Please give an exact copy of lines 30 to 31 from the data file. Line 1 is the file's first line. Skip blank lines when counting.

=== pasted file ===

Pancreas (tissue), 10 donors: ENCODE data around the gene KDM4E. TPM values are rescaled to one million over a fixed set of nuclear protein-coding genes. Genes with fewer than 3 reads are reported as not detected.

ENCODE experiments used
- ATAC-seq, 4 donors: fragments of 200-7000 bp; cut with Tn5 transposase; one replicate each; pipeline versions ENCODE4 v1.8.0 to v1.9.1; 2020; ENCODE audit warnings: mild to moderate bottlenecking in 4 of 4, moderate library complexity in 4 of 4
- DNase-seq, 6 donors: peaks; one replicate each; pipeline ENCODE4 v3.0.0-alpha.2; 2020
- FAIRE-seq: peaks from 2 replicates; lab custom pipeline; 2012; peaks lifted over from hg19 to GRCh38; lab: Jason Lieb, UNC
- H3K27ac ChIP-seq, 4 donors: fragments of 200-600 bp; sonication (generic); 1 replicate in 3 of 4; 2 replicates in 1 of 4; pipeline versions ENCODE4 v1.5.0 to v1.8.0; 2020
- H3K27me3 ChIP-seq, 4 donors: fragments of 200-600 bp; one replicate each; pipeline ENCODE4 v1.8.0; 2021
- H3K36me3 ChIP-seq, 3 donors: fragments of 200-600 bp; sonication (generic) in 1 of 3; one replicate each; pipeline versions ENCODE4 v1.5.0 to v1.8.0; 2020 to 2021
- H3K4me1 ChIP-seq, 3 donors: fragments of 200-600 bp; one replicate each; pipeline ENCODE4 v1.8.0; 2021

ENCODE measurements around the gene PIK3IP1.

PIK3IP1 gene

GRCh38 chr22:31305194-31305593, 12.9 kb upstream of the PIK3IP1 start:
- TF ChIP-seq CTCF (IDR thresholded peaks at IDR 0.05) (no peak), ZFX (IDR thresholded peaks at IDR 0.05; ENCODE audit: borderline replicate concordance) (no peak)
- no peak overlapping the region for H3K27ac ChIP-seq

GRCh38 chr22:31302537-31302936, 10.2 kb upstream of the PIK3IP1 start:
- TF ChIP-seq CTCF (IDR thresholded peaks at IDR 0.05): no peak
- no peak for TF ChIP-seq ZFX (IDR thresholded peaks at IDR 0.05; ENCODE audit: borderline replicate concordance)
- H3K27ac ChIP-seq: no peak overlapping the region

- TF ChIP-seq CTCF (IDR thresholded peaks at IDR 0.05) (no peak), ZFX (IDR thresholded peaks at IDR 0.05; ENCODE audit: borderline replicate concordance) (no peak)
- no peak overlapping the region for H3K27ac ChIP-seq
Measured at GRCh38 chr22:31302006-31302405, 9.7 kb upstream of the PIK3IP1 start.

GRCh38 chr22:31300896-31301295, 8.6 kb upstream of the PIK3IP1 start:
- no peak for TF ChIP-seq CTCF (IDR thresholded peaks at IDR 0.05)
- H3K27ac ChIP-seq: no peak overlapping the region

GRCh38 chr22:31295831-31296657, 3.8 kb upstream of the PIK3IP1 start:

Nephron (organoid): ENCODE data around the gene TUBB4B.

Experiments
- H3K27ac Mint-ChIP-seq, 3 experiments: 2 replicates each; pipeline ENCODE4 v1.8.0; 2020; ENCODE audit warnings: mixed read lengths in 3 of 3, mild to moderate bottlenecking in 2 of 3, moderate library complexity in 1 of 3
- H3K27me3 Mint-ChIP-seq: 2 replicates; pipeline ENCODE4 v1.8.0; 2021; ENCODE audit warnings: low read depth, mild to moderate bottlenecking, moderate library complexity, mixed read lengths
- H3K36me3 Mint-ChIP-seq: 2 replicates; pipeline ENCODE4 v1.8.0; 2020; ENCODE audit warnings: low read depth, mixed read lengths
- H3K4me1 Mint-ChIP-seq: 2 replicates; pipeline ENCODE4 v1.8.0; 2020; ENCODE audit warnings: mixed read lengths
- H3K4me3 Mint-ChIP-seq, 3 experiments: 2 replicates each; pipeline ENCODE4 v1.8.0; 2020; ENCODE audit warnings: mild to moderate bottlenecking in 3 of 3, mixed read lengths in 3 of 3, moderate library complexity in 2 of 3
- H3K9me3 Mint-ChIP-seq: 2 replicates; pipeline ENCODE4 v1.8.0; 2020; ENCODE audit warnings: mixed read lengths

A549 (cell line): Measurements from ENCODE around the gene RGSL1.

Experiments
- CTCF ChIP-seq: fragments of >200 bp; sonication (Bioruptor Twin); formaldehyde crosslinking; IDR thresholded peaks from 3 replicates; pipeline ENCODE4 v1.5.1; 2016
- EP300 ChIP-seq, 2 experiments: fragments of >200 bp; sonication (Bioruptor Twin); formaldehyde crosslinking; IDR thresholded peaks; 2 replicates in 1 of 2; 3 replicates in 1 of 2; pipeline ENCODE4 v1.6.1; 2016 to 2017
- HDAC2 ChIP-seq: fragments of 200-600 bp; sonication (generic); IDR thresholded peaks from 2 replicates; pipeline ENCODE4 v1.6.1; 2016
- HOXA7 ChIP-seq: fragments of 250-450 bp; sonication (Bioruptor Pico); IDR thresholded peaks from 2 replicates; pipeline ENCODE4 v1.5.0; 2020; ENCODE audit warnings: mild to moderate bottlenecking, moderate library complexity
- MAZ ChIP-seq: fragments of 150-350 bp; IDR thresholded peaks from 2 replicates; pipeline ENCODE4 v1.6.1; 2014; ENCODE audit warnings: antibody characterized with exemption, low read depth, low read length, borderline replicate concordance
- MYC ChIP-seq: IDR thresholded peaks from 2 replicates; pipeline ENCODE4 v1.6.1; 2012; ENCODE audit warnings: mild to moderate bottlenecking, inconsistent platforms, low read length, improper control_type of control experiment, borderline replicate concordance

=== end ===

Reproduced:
- H3K36me3 Mint-ChIP-seq: 2 replicates; pipeline ENCODE4 v1.8.0; 2020; ENCODE audit warnings: low read depth, mixed read lengths
- H3K4me1 Mint-ChIP-seq: 2 replicates; pipeline ENCODE4 v1.8.0; 2020; ENCODE audit warnings: mixed read lengths